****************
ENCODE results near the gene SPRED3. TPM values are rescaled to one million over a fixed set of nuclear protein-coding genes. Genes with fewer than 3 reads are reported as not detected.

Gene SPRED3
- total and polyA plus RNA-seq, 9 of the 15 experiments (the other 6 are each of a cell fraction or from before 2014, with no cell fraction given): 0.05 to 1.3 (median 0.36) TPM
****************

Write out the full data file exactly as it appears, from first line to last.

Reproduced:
ENCODE results near the gene SPRED3. TPM values are rescaled to one million over a fixed set of nuclear protein-coding genes. Genes with fewer than 3 reads are reported as not detected.

Gene SPRED3
- total and polyA plus RNA-seq, 9 of the 15 experiments (the other 6 are each of a cell fraction or from before 2014, with no cell fraction given): 0.05 to 1.3 (median 0.36) TPM